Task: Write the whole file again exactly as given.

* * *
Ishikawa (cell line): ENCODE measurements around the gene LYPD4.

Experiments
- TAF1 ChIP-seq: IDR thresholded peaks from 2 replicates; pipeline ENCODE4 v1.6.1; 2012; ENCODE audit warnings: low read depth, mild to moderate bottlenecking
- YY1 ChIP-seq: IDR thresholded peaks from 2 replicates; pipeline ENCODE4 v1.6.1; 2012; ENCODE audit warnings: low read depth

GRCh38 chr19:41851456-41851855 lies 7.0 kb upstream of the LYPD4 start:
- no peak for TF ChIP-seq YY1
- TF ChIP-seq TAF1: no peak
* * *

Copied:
Ishikawa (cell line): ENCODE measurements around the gene LYPD4.

Experiments
- TAF1 ChIP-seq: IDR thresholded peaks from 2 replicates; pipeline ENCODE4 v1.6.1; 2012; ENCODE audit warnings: low read depth, mild to moderate bottlenecking
- YY1 ChIP-seq: IDR thresholded peaks from 2 replicates; pipeline ENCODE4 v1.6.1; 2012; ENCODE audit warnings: low read depth

GRCh38 chr19:41851456-41851855 lies 7.0 kb upstream of the LYPD4 start:
- no peak for TF ChIP-seq YY1
- TF ChIP-seq TAF1: no peak